Cu(I)-binding studies of CopAab revealed that the two domains, which each contain the Cu(I)-binding motif MTCAAC (located at different ends of the protein molecule), are both able to bind Cu(I) with very high affinity (K = ∼ 4 × 1017 m−1) [15]. However, spectroscopic studies showed that Cu(I) binding to CopAab is complex, with the protein undergoing Cu(I)-mediated dimerization above a level of 1 Cu(I) per protein, resulting in a highly luminescent species that likely contains a solvent-shielded Cu(I)-cluster. In fact, CopAab can accommodate up to 4 Cu(I) per protein and remains dimeric at higher Cu(I) loadings [13,15].

We wish to better understand this highly complex Cu(I)-binding behaviour and, in particular, the individual contributions of the two domains to the overall properties of CopAab, and the consequences of the physical link between them. To achieve this requires studies of the two N-terminal domains, first in isolation and then in a 1 : 1 mixture. Here, we report the isolation of wild-type CopAa in a form that is sufficiently stable for spectroscopic and bioanalytical studies of Cu(I) binding, and of the acid–base properties of the Cys residues of the Cu(I)-binding motif. The data reveal complex Cu(I)-binding behaviour that is distinct from that of the CopAab protein.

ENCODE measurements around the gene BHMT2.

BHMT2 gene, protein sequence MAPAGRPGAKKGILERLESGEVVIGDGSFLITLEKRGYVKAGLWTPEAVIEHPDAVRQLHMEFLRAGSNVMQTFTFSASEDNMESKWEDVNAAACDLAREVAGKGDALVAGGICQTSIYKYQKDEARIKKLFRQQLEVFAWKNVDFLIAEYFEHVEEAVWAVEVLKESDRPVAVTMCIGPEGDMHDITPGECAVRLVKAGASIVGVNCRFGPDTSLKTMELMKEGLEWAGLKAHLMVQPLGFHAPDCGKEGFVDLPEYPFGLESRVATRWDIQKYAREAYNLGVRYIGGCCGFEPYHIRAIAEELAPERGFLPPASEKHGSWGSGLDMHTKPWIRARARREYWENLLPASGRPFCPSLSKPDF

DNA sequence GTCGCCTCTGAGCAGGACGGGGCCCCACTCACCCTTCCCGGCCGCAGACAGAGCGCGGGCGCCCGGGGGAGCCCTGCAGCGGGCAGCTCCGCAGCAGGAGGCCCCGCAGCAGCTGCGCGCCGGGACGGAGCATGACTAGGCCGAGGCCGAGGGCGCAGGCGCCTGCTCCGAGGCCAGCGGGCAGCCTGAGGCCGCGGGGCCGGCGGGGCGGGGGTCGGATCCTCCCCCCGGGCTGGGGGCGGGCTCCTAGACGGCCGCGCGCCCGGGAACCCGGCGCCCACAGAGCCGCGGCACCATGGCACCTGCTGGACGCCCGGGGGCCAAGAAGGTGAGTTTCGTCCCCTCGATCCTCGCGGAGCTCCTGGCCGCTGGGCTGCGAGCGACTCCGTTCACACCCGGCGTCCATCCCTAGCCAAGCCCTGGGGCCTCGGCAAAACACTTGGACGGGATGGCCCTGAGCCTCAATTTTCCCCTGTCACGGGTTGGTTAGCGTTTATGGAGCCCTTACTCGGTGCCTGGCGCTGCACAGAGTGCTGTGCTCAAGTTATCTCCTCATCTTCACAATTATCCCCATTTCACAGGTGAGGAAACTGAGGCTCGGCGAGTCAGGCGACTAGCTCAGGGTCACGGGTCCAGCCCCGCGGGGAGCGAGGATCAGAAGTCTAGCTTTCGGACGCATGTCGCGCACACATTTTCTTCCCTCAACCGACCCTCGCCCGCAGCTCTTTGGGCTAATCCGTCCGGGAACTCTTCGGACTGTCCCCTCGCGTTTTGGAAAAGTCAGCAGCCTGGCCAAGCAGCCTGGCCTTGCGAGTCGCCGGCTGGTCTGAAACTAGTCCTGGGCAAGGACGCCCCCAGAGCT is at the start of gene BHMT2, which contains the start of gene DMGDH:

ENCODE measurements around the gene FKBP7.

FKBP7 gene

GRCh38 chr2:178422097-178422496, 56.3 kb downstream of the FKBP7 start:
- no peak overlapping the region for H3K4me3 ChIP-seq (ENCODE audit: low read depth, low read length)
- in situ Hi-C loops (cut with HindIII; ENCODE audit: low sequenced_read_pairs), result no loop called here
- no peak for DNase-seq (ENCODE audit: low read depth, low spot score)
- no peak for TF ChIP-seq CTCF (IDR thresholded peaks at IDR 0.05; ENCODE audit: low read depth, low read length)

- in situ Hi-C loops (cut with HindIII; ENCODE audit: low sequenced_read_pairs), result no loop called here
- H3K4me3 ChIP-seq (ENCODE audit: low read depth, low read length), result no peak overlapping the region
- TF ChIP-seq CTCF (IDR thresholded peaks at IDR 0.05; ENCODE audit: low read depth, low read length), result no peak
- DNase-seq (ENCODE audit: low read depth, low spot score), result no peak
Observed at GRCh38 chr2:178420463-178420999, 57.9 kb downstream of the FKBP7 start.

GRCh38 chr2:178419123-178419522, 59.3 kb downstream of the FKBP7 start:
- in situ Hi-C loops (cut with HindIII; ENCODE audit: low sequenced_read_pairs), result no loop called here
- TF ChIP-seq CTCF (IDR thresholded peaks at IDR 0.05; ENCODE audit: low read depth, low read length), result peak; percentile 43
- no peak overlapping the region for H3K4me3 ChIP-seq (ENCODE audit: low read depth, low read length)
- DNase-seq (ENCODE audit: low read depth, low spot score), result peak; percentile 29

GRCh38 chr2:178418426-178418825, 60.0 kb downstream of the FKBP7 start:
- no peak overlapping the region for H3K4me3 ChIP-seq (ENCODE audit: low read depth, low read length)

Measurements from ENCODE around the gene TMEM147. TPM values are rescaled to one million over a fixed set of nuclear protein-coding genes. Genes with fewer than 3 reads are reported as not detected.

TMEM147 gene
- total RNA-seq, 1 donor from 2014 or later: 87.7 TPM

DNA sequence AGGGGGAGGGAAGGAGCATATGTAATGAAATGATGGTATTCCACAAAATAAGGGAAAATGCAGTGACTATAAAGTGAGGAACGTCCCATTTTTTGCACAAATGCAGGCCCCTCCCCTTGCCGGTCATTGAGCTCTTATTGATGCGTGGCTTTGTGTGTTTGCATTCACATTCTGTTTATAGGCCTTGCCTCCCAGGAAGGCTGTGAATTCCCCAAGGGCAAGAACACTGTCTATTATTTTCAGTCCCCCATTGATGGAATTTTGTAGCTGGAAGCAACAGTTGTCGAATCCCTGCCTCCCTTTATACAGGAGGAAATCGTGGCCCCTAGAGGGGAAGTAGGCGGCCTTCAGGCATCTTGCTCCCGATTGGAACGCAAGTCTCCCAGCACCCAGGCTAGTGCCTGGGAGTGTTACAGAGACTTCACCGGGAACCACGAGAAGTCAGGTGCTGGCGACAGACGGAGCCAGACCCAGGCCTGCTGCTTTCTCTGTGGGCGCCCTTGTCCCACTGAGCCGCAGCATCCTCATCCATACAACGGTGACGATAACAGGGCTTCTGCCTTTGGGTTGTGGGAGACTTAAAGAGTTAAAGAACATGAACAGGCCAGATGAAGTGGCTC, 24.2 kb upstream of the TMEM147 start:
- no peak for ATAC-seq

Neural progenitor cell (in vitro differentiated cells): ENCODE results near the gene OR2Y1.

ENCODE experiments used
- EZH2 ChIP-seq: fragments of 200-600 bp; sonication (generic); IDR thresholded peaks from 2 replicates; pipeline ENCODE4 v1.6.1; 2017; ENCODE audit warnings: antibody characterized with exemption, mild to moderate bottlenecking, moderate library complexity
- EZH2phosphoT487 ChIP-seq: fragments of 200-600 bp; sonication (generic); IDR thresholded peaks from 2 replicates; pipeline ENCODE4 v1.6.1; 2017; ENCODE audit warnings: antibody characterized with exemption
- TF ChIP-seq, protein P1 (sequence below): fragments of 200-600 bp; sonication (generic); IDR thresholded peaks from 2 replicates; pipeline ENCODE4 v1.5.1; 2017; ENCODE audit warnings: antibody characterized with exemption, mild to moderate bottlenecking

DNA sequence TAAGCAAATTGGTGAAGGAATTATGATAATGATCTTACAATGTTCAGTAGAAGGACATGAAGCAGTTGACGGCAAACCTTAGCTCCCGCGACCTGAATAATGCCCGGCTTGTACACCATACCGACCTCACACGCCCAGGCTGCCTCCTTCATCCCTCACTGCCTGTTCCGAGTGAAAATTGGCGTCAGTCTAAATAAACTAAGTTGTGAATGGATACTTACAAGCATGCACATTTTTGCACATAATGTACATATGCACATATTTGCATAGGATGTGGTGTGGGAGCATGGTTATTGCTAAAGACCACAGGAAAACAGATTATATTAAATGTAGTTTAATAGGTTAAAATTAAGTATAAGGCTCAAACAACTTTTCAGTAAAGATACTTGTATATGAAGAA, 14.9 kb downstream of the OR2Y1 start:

CopAa is stable to unfolding

To begin to understand how the two N-terminal domains contribute to Cu(I) binding, the first N-terminal domain of CopA alone (CopAa) was overproduced and purified. The far-UV CD spectrum of apo-CopAa was consistent with a folded protein, containing features that are characteristic of both α helices (negative signal at 222 nm, shoulder at 208 nm and positive signal below 200 nm) and β sheets (broad positive feature below 205 nm), see Fig. S1.